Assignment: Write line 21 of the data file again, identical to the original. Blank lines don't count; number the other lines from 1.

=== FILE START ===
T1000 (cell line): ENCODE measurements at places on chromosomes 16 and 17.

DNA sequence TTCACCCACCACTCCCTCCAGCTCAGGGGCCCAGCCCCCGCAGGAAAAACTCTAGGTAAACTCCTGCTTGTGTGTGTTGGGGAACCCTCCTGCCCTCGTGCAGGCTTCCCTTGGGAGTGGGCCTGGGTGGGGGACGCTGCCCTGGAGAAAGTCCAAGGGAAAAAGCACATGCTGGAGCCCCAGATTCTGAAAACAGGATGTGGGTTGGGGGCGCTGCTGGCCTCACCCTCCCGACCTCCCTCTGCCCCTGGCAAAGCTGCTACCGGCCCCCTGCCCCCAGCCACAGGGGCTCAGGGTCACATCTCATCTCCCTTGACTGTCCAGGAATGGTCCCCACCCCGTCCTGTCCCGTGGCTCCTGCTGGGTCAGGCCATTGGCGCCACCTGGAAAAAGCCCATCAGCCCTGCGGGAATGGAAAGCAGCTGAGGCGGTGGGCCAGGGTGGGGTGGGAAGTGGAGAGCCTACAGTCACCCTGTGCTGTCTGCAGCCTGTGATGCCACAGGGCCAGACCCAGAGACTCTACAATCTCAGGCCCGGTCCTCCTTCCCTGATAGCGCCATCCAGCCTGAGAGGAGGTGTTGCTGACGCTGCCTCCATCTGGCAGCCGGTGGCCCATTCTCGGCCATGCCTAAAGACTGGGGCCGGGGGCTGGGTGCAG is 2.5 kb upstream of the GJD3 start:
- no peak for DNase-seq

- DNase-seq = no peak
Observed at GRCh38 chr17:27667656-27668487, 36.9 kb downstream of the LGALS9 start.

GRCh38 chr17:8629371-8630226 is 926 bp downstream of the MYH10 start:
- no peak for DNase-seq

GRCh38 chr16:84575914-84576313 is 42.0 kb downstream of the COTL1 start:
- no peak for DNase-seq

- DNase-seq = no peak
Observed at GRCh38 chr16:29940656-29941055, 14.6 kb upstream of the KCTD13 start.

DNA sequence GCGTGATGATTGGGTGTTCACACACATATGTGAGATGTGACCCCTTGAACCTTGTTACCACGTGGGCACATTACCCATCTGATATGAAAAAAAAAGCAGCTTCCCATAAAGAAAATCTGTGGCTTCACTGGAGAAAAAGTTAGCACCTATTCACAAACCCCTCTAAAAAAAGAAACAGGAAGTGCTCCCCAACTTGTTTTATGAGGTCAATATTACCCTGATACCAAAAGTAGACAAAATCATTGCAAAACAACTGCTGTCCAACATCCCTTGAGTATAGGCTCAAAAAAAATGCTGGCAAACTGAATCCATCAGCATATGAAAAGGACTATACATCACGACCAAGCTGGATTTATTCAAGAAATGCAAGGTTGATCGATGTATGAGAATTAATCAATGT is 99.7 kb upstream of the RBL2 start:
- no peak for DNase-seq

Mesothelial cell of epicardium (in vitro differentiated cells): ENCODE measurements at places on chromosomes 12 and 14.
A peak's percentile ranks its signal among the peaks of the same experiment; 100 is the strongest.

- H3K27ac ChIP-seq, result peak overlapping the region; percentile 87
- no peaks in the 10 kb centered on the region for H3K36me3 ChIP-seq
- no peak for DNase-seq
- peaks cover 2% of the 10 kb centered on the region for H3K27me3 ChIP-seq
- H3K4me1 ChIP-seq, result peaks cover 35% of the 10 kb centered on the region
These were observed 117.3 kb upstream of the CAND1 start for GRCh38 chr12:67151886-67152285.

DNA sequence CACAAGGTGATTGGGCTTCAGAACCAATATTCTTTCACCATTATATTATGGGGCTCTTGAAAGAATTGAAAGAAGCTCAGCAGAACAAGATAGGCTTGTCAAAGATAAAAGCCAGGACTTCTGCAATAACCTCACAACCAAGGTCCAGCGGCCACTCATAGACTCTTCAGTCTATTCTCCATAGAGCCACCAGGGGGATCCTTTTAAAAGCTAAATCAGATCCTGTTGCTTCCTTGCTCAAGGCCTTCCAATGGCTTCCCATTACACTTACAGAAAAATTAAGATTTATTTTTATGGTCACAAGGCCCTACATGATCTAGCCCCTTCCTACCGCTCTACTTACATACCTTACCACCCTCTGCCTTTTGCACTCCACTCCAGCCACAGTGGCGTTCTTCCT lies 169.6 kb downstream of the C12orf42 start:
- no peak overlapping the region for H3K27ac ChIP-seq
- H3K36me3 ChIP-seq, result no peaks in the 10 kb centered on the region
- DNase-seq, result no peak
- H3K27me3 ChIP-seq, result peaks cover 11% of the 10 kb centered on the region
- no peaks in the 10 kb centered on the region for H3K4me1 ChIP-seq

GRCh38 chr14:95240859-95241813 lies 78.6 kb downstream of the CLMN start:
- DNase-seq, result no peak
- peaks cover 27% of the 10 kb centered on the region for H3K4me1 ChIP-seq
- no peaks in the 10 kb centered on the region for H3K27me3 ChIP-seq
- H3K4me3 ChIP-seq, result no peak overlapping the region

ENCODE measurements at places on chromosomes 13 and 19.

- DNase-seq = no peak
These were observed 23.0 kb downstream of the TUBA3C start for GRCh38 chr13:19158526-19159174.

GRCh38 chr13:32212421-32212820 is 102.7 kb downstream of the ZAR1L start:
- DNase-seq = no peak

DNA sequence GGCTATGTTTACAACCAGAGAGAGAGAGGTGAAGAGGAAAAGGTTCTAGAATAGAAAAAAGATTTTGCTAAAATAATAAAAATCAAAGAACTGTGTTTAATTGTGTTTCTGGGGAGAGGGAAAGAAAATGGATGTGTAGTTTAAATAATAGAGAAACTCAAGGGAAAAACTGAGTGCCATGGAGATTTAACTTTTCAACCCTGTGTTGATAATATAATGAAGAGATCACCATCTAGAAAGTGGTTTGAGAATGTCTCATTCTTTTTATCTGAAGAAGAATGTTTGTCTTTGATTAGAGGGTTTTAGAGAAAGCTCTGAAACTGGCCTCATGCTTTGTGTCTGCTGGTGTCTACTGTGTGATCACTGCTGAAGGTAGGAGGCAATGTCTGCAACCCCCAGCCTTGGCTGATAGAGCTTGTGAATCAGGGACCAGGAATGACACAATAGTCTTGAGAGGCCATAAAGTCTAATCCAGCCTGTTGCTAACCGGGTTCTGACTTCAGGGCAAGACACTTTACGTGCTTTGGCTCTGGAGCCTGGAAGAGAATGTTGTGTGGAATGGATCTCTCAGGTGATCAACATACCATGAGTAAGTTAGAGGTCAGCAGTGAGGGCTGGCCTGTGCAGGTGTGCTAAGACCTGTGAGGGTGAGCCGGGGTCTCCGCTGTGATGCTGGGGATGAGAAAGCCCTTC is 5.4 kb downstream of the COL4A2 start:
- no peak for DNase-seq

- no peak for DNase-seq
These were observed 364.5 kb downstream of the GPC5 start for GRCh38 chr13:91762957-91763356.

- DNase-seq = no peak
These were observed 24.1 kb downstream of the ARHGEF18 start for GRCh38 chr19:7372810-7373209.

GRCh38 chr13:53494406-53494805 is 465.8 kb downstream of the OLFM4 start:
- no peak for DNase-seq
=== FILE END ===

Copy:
These were observed 117.3 kb upstream of the CAND1 start for GRCh38 chr12:67151886-67152285.